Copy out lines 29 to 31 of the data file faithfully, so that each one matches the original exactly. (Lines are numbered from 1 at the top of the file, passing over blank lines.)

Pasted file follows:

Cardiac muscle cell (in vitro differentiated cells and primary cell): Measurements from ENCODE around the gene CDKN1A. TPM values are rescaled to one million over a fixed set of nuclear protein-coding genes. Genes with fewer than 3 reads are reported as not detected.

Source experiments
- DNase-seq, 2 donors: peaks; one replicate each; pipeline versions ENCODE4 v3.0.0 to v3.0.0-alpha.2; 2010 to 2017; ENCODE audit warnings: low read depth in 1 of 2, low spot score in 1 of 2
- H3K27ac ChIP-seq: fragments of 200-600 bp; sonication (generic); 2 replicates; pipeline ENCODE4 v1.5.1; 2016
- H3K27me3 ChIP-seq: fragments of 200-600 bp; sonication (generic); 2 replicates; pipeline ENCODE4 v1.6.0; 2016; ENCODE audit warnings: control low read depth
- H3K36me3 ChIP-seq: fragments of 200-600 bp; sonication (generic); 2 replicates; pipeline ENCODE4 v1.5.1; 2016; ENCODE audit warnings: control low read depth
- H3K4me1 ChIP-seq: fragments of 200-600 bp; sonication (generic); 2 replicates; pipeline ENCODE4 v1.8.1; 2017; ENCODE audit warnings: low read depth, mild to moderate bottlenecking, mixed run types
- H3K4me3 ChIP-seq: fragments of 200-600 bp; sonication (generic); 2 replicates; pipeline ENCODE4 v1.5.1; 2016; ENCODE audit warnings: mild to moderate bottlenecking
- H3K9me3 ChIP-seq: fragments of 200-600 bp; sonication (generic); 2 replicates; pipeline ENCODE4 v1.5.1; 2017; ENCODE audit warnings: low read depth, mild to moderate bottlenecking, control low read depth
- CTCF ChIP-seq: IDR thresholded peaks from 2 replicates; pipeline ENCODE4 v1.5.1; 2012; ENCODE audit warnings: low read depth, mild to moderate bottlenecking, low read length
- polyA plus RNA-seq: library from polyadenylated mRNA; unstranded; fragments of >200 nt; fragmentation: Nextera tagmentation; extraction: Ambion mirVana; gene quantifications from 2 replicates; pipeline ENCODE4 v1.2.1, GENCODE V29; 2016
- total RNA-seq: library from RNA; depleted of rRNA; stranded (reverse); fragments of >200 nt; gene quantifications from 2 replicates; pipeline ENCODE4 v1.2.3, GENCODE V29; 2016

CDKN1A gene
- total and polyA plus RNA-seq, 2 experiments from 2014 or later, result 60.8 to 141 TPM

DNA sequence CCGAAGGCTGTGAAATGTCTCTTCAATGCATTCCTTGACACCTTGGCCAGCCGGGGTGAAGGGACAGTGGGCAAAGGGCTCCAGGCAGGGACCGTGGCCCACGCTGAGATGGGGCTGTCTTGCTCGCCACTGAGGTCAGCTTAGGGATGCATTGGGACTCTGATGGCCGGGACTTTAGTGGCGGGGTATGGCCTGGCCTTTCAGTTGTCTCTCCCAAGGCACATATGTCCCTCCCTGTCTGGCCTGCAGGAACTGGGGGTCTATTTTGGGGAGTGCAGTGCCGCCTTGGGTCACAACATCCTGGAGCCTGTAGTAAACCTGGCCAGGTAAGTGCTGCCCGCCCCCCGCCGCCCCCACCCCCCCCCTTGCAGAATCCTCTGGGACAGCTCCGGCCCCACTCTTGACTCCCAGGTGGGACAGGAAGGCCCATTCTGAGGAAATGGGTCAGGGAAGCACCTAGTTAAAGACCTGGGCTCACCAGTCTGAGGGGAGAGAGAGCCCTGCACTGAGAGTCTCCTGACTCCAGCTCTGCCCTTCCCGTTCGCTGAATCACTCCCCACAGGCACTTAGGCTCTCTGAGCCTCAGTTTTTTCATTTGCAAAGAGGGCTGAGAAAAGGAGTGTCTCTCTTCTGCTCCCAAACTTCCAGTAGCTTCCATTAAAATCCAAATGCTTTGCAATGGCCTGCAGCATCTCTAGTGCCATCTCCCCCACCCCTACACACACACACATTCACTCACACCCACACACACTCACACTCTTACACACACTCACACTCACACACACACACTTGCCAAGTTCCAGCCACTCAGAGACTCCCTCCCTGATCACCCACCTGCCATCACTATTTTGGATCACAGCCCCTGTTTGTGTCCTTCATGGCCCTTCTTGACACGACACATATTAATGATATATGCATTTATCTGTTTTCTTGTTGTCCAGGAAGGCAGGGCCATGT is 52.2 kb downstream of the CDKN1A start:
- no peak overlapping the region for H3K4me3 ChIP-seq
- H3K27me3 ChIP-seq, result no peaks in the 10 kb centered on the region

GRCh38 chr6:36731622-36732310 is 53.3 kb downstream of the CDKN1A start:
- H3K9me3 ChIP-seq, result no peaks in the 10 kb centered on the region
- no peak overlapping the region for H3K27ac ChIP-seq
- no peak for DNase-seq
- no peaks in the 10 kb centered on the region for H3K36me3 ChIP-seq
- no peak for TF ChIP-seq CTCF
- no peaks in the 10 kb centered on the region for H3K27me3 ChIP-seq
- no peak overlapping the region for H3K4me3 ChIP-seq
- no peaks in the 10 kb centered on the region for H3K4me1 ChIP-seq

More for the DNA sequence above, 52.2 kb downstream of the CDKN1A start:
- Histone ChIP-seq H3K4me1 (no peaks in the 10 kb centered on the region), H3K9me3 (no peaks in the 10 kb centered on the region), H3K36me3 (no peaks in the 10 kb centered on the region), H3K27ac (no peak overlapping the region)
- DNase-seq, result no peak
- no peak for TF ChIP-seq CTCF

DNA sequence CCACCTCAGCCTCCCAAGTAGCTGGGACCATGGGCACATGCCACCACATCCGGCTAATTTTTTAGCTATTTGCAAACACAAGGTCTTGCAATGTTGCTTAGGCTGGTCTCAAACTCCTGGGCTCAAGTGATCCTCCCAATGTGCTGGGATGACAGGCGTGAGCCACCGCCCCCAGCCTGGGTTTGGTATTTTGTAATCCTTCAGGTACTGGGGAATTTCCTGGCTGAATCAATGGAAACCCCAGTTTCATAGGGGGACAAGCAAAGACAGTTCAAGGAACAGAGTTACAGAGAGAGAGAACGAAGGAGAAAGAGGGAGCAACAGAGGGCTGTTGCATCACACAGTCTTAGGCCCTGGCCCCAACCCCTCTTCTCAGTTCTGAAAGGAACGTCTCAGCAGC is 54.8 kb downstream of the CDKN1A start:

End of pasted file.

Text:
- DNase-seq, result no peak
- no peak for TF ChIP-seq CTCF

DNA sequence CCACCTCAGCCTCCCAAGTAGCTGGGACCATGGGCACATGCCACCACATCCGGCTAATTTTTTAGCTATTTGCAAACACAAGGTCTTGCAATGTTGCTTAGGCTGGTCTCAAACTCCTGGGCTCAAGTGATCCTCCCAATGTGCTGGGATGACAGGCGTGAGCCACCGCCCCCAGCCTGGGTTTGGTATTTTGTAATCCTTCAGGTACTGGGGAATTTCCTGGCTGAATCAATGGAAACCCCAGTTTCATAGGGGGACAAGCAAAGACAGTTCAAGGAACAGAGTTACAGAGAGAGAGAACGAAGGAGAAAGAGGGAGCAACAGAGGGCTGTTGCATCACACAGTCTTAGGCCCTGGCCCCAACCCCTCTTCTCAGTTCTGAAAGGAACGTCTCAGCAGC is 54.8 kb downstream of the CDKN1A start: